Current methods and standards of discipline classification fail to tackle the new challenges and meet the requirements of the medical discipline system. Centering on the key problem of people’s safety, lives and health, we must build a new system of medical disciplines, which covers diverse aspects related to the individual, groups of people, human beings, treatment, prevention, diseases that occur frequently or suddenly, long-term development, longevity and so on.
The future system of medical disciplines should be built on the past system of disciplines, expand some areas and shrink others . For instance, biosecurity and emergency medicine have attracted much attention in the prevention and control of COVID-19. They are also directly linked to individual lives and even human survival. Thus, we must widen, deepen, and strengthen these two fields to make them become parts of the “new system of medical disciplines”. In a situation where cancer cannot be fully cured, a large number of patients with cancer survivors still need long-term care and psychological support. Psychosocial oncology, which involves fields of medicine and sociology, should be an extension of the medical discipline system.
The construction of academic disciplines is an important strategic task of colleges and universities and the key to their development. During the prevention and control of the pandemic, I find that the fundamental way of building disciplines lies in scientific practice, and in solving the vital scientific problems faced by the country and society. Within a week, we knew the whole genome sequence of the novel coronavirus, isolated the viral strain, and shared it with other countries in a timely manner. We launched various detection reagent products by stages, and quickly screened effective drugs and treatment programs. This fully demonstrates the crucial disciplinary value of medicine in the prevention and control of COVID-19, effectively promoting and enhancing the level of disciplinary construction. Therefore, the construction of “new medical science” needs to continuously stimulate the potential for innovation in practice and promote the development of disciplines.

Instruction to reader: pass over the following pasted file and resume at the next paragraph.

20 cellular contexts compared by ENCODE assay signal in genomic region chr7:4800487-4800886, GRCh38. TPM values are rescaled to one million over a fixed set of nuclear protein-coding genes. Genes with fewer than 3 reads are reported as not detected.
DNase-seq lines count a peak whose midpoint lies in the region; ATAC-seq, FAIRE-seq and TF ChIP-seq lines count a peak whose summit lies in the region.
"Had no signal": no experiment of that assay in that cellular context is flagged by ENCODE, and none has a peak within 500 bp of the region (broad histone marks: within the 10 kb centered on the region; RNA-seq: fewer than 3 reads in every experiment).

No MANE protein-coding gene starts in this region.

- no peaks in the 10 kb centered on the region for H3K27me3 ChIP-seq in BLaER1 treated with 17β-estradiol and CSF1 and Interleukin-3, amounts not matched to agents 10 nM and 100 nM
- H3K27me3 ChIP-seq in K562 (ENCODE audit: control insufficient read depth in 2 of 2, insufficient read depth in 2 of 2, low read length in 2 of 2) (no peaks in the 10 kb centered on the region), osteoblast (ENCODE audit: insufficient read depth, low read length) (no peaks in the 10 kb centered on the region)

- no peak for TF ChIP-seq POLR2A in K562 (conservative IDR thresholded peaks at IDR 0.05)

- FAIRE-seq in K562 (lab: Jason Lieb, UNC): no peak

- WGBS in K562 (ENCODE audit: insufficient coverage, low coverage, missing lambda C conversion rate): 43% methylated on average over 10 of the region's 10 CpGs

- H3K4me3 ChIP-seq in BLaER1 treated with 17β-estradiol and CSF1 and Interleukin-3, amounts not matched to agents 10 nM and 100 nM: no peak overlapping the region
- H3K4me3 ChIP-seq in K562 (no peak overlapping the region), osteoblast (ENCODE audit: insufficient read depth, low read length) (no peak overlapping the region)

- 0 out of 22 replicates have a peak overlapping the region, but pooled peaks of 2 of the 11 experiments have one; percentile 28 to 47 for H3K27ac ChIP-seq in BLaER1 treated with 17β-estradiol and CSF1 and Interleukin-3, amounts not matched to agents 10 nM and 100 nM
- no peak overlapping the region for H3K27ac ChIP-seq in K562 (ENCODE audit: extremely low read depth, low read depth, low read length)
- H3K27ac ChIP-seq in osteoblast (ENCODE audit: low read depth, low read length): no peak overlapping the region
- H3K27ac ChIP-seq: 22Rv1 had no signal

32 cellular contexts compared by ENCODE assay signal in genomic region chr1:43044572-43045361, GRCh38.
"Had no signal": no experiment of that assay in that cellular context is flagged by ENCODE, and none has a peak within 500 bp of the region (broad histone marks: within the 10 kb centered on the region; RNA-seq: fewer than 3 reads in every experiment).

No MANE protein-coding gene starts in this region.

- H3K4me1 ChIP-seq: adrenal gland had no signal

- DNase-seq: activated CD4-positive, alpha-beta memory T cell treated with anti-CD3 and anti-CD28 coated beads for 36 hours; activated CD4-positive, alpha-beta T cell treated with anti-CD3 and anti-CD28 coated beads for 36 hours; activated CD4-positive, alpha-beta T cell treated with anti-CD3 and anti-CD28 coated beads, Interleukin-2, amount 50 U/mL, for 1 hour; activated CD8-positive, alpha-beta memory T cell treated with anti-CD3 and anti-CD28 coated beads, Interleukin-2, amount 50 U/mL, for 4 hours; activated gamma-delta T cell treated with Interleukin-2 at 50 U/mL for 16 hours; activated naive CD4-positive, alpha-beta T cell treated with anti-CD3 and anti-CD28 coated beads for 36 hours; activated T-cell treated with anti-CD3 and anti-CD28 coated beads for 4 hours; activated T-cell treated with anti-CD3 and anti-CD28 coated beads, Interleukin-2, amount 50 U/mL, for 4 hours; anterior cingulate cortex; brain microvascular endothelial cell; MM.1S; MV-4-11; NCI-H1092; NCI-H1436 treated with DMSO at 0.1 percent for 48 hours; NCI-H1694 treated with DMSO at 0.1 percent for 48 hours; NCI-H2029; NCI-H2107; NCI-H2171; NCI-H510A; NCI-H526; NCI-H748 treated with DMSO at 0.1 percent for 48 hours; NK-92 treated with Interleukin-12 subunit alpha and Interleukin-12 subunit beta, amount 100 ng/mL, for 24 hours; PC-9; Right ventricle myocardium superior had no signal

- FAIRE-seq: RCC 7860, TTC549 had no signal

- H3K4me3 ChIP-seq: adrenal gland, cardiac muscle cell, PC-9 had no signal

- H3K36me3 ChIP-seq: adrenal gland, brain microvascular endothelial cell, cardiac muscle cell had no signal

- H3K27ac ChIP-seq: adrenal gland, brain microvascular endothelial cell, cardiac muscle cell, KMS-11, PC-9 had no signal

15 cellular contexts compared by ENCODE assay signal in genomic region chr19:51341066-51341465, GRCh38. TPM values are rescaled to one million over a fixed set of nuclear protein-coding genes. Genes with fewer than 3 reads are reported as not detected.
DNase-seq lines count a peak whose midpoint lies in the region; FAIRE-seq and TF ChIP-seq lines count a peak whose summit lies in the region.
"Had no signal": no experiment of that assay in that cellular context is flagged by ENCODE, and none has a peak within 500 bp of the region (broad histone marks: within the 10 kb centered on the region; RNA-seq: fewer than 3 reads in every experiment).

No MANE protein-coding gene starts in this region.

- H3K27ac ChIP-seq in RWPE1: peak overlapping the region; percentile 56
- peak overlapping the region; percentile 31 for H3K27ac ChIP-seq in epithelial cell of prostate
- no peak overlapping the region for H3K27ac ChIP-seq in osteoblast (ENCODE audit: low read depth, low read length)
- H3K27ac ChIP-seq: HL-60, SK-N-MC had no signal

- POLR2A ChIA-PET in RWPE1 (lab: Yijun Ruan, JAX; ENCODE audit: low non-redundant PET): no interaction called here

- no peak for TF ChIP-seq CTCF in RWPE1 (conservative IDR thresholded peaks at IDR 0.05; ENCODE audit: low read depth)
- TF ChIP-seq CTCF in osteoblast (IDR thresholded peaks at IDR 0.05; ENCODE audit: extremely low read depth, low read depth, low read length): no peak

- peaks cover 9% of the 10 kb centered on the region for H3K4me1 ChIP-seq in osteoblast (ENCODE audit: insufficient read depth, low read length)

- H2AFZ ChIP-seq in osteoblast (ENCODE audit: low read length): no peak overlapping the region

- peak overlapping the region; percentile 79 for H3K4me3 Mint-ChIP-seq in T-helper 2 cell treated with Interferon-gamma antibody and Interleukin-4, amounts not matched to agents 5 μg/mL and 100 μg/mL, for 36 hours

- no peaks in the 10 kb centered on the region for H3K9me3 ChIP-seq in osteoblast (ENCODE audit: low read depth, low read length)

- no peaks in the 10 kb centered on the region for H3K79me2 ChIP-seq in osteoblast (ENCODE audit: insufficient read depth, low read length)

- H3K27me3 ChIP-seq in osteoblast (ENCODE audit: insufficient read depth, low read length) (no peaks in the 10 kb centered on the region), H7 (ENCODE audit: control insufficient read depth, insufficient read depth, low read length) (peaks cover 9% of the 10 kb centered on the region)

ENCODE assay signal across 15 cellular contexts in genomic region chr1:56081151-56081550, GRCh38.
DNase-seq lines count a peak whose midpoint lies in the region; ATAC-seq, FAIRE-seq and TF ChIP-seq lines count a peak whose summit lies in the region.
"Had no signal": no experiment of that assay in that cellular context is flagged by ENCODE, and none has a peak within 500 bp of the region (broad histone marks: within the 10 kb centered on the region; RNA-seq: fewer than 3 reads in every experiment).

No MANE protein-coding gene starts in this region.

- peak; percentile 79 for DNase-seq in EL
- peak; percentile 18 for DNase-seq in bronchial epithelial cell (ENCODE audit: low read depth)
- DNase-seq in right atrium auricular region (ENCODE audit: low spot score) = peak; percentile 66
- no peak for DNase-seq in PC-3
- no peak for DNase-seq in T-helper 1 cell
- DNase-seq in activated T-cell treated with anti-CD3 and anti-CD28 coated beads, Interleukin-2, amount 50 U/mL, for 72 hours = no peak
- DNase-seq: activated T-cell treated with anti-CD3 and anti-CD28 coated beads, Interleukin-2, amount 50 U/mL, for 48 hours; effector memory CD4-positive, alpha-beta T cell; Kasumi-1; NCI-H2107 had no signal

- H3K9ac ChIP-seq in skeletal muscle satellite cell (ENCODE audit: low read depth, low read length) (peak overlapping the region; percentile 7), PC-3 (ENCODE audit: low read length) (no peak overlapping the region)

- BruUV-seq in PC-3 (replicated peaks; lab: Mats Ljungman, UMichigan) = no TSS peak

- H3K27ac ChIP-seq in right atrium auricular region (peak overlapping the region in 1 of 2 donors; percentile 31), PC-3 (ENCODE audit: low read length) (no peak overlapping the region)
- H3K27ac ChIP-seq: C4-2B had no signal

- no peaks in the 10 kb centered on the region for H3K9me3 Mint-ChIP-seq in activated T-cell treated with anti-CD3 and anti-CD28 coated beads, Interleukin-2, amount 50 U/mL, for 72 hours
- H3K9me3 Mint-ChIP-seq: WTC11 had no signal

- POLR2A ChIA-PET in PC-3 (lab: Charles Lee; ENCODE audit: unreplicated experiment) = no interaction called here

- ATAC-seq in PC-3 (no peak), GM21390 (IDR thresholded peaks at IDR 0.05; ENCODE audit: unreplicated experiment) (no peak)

Broaden students’ knowledge and pursue the medical cause
The fundamental task of constructing medical disciplines is to cultivate outstanding medical talents who master broad, rich, and basic theories and skills, and who are courageous enough to shoulder the responsibility of constructing a healthy China. In the prevention and control of the disease, I realize that the dedication to the medical profession and a broad range of knowledge are extremely important to the growth of an outstanding medical talent. Throughout the history of medical development, many distinguished medical professionals have achieved success, being humble and benevolent, devoting themselves to one thing, persisting in defeating diseases, and overcoming difficulties. In this epidemic, after the normal medical order was disrupted, many doctors from non-respiratory departments and other infection departments also participated in the treatment, and their broad knowledge enabled them to quickly switch to the roles and skills of specialists and undertake new tasks rapidly.
Translated by: Dong Xiaoqian
Edited by: Cao Siyi, Sylvia and Hu Sijia